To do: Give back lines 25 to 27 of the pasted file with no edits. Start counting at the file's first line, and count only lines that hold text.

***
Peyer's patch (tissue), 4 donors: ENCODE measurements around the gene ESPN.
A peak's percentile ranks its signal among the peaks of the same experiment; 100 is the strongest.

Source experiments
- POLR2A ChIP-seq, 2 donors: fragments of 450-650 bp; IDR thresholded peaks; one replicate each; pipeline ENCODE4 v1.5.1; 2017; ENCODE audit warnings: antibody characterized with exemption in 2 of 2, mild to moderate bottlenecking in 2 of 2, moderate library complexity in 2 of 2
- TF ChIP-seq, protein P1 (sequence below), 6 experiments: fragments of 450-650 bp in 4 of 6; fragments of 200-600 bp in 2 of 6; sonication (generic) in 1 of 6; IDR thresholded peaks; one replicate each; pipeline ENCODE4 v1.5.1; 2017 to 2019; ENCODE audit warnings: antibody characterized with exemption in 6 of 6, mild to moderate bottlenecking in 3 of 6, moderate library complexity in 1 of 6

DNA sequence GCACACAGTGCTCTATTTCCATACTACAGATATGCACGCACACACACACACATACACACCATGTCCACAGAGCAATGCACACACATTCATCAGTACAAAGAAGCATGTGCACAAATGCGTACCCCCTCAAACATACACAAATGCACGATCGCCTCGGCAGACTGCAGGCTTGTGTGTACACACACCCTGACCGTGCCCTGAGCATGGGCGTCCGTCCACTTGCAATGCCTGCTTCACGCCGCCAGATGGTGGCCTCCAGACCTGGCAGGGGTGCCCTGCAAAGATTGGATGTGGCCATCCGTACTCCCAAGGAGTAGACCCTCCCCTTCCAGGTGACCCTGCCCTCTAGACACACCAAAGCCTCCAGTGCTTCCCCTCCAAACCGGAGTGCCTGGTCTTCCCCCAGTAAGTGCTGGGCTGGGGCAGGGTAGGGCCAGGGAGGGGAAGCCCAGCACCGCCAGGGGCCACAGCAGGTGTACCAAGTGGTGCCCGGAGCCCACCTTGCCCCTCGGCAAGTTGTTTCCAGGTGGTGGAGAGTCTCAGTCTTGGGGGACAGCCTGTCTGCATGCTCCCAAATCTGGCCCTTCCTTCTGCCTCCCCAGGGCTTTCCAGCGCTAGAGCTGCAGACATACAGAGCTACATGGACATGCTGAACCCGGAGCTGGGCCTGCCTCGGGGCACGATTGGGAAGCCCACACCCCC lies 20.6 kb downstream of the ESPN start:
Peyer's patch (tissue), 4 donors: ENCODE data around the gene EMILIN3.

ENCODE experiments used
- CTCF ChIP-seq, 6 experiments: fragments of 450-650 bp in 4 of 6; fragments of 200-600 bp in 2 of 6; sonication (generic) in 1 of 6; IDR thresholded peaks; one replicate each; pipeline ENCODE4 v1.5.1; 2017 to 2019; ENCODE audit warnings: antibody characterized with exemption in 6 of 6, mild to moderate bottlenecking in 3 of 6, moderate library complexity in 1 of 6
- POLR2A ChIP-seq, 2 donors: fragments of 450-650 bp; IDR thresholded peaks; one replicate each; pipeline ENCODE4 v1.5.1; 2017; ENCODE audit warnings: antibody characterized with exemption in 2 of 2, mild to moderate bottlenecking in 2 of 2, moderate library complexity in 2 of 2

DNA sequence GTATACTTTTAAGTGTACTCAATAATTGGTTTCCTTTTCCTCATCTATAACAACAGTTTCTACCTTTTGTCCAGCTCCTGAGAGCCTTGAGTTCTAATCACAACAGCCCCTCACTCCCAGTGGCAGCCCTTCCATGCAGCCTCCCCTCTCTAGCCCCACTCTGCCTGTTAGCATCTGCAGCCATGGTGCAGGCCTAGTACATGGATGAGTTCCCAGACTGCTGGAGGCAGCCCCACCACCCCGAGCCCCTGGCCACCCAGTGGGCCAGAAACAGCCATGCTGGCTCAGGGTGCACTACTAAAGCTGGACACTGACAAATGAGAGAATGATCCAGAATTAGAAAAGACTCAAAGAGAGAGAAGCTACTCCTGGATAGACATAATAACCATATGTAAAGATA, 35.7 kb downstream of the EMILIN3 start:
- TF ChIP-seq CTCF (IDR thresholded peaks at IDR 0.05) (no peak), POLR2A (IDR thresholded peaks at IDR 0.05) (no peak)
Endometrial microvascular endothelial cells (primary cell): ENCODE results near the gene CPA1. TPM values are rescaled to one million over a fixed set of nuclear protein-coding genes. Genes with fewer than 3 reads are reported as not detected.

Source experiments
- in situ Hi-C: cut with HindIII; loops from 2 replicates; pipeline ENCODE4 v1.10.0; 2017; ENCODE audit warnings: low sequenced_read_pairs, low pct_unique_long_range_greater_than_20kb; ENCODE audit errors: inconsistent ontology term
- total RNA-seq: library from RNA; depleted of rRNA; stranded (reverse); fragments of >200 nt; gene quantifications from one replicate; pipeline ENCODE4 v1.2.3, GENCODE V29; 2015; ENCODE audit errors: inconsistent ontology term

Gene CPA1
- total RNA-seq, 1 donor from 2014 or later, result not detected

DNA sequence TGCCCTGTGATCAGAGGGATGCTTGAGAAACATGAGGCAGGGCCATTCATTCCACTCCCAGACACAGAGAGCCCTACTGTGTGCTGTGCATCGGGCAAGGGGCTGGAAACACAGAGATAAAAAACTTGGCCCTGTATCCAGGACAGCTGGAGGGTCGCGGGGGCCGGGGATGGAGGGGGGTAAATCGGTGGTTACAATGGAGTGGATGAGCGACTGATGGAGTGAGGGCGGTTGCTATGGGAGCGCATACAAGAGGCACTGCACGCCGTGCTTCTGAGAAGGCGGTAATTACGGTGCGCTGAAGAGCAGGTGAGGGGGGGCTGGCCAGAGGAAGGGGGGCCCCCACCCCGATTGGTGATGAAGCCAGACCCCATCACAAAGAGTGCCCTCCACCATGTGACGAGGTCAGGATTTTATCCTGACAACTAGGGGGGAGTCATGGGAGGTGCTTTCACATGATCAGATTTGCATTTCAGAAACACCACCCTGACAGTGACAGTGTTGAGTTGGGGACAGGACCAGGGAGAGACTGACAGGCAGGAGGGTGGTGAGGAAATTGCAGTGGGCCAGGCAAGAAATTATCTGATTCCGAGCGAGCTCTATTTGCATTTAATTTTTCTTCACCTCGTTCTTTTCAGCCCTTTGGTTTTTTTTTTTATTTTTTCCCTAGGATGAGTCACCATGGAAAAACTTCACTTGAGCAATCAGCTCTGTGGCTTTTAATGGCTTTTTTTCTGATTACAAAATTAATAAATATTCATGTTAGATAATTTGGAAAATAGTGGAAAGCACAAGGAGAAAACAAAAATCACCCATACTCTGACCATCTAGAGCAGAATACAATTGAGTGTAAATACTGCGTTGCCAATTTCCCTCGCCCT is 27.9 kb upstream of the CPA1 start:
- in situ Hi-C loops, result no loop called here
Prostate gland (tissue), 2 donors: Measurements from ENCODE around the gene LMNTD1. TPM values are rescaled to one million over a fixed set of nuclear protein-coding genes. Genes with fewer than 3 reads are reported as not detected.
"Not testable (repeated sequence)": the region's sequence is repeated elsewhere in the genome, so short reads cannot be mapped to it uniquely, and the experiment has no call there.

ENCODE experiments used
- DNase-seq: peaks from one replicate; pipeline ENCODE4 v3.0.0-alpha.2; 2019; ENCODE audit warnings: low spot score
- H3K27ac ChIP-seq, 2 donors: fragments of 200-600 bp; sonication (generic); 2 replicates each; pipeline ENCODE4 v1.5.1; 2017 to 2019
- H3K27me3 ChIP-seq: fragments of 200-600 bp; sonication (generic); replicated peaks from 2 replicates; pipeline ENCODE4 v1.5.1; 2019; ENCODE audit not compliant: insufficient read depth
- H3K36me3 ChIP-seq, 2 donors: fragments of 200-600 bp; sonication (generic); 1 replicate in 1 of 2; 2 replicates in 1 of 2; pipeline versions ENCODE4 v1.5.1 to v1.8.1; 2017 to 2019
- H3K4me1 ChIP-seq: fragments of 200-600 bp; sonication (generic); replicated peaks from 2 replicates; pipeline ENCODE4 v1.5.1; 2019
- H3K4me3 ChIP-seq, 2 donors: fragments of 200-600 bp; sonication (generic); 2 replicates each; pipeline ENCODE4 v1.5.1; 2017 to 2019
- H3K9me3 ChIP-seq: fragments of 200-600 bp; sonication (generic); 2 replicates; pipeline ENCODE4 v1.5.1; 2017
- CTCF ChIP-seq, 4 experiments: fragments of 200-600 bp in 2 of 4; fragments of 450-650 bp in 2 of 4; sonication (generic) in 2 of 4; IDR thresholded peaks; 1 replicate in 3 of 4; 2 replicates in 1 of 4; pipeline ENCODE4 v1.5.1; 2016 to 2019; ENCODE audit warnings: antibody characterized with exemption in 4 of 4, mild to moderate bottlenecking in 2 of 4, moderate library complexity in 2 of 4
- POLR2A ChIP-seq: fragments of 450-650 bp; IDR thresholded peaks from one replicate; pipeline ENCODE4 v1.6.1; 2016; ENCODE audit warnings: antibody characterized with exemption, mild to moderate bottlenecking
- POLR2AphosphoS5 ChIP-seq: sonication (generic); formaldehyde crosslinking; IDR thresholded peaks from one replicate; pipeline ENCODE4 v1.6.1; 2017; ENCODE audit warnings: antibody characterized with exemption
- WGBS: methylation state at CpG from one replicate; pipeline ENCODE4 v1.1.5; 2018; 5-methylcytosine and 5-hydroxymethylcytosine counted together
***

- H3K27ac ChIP-seq, 2 donors: fragments of 200-600 bp; sonication (generic); 2 replicates each; pipeline ENCODE4 v1.5.1; 2017 to 2019
- H3K27me3 ChIP-seq: fragments of 200-600 bp; sonication (generic); replicated peaks from 2 replicates; pipeline ENCODE4 v1.5.1; 2019; ENCODE audit not compliant: insufficient read depth
- H3K36me3 ChIP-seq, 2 donors: fragments of 200-600 bp; sonication (generic); 1 replicate in 1 of 2; 2 replicates in 1 of 2; pipeline versions ENCODE4 v1.5.1 to v1.8.1; 2017 to 2019